Hunter's renewable hydrogen hub gets $70 million green light

Origin Energy in collaboration with Orica is progressing the development of the Hunter Valley Hydrogen Hub which will produce renewable hydrogen, with a $70 million commitment from the Federal Government.

Bowen et al hydrogen hunter
Origin's Frank Calabria, Orica's Sanjeev Ghandi, Minister for Climate Change and Energy Chris Bowen, and Newcastle MP Sharon Claydon.

Signed agreement has been reached to invest $70 million to develop a hydrogen hub in Newcastle, the first major agreement struck in Australia that delivers a government investment commitment to a regional hydrogen hub.

Funding will build the infrastructure needed to produce up to 5500 tonnes of renewable hydrogen each year. Most of the hydrogen will be used by the Orica ammonia and ammonium nitrate facility to help make their products emission-free. Hydrogen will also be made available for refuelling hydrogen buses and trucks at the hub.

Renewable hydrogen will be produced using a 55 MW electrolyser, which is over 5 times larger than the biggest electrolyser currently at final investment decision.

The project also aims to establish a pathway to export renewable hydrogen and provide more job opportunities in the region by expanding workforce skills and creating a new industry around renewable hydrogen.

Minister for Climate Change and Energy Chris Bowen said renewable hydrogen was an essential part of Australia’s renewable energy transformation.

“Newcastle and the Hunter Region have been industrial and economic powerhouses for decades, making the Port of Newcastle an ideal location for a renewable hydrogen hub that can support decarbonisation of heavy industry in the region and connect our renewable resources to the world", said Bowen.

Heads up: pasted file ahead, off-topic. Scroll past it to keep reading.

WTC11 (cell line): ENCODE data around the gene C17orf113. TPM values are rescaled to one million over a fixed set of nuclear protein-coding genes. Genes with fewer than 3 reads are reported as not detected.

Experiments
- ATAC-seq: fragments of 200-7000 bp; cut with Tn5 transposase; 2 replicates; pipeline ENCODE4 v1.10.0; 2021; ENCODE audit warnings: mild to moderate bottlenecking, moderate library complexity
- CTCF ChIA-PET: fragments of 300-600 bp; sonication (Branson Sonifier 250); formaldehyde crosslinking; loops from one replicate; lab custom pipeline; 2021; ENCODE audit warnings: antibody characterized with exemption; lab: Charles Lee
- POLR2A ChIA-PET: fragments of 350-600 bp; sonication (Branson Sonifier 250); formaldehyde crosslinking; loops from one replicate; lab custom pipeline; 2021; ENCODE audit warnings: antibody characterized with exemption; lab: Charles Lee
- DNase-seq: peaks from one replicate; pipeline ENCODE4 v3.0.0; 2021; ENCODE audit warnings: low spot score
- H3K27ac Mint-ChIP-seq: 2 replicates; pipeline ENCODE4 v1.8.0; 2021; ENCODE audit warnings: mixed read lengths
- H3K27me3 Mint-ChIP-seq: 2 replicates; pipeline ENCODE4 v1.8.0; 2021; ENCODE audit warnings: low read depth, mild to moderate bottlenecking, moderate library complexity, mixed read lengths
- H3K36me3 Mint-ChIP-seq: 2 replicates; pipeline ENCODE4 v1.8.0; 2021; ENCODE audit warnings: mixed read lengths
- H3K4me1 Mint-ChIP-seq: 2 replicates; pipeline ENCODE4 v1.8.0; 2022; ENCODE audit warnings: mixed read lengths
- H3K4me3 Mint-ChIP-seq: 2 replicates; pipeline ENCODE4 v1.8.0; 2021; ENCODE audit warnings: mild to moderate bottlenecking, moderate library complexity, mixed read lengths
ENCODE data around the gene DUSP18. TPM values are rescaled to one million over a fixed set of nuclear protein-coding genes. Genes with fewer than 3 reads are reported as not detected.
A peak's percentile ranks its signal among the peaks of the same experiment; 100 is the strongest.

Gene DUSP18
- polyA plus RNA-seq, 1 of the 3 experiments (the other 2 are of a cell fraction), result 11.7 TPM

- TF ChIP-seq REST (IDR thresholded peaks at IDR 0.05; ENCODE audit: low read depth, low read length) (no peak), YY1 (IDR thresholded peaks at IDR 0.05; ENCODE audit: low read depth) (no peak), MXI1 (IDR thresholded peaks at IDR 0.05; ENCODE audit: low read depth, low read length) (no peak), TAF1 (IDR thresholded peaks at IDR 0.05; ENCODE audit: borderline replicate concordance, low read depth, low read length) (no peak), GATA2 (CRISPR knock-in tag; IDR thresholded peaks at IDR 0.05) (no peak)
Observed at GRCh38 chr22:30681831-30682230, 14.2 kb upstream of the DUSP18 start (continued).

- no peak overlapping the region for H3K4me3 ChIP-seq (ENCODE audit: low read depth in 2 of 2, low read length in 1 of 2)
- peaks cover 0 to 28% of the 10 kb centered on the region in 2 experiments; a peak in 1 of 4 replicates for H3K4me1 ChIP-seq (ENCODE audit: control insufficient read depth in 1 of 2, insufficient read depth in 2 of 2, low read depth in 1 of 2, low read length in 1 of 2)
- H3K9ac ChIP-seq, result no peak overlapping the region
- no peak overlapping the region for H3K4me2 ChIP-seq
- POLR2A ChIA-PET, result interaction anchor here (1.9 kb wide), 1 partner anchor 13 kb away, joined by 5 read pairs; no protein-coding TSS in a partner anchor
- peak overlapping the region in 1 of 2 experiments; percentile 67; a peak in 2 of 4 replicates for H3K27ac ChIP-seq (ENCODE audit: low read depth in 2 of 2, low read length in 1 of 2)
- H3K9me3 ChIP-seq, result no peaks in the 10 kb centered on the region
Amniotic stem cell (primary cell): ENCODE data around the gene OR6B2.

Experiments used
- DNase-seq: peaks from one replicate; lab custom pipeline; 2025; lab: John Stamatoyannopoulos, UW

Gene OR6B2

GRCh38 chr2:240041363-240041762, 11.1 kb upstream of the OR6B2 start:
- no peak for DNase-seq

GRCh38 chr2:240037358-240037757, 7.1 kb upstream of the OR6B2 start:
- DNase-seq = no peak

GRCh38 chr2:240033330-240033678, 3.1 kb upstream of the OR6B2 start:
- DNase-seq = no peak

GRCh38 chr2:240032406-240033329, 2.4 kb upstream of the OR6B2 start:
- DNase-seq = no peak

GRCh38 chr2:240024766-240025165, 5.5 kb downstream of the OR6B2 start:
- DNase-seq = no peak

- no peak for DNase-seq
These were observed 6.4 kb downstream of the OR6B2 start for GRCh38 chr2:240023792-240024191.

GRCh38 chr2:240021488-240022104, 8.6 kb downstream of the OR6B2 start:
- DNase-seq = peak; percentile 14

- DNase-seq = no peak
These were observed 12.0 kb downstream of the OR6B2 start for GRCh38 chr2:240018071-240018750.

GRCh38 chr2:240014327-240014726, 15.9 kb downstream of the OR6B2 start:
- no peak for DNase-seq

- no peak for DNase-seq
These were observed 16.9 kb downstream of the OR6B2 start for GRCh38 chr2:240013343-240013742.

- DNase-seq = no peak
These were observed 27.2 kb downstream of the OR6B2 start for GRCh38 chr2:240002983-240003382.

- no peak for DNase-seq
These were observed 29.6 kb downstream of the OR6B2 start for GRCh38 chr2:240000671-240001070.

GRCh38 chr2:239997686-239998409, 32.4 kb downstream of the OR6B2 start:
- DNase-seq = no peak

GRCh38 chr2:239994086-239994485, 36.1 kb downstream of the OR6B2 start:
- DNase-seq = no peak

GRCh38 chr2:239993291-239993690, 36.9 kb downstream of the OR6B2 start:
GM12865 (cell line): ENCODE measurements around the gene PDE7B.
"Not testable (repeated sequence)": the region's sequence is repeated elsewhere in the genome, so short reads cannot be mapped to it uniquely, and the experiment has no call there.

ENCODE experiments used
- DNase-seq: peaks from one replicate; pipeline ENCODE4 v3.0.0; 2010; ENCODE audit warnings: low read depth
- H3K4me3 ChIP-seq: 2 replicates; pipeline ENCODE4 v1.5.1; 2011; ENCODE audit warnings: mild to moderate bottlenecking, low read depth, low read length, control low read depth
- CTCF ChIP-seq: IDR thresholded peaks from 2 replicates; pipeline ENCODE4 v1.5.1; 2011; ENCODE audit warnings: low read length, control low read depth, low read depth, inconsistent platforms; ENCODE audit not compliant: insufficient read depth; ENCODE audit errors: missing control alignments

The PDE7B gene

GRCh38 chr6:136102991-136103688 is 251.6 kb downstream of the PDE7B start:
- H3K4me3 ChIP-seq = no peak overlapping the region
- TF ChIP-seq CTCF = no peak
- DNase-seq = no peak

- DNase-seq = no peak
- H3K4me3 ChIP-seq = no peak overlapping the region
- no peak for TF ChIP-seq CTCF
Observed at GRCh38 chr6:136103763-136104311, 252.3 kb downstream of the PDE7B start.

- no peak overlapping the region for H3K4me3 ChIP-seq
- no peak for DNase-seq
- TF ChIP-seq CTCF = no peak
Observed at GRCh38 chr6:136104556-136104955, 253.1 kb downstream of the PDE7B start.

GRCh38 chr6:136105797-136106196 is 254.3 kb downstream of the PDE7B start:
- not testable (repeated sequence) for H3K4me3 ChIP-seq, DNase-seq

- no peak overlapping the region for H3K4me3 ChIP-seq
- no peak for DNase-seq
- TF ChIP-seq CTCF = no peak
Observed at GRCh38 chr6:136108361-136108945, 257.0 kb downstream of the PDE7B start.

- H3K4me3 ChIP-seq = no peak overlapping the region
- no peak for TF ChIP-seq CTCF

“This project is the next step towards using locally produced renewable hydrogen in Australia to reduce our industrial emissions and develop a renewable export future.”

Federal member Sharon Claydon said this major investment will help establish Newcastle and the Hunter as a renewable energy hub.

“The regions that have always powered Australia are the same regions that will power us throughout the transformation to a decarbonised economy – but only with the right investment.

Construction of the facility is targeted to begin in 2025 with operations expected to commence in 2026.

Hydrogen hubs help give the hydrogen industry its springboard to scale. They are locations where co-located producers, users and exporters of hydrogen share infrastructure and expertise, lowering the cost of production, encouraging innovation, enhancing skills and training, and creating jobs.

The Federal Government’s reformed Safeguard Mechanism puts industries like ammonia and chemical production on track to net zero emissions by 2050 and will continue to incentivise deployment of technologies like hydrogen and increased use of renewable energy.

The $2 billion Hydrogen Headstart program announced in the 2023-24 Budget, and over half a billion dollars investment in regional hydrogen hubs will drive further investments in hydrogen across other regions including Gladstone and the Pilbara.

To read more about the Federal Government's Hydrogen Headstart Program, go here.

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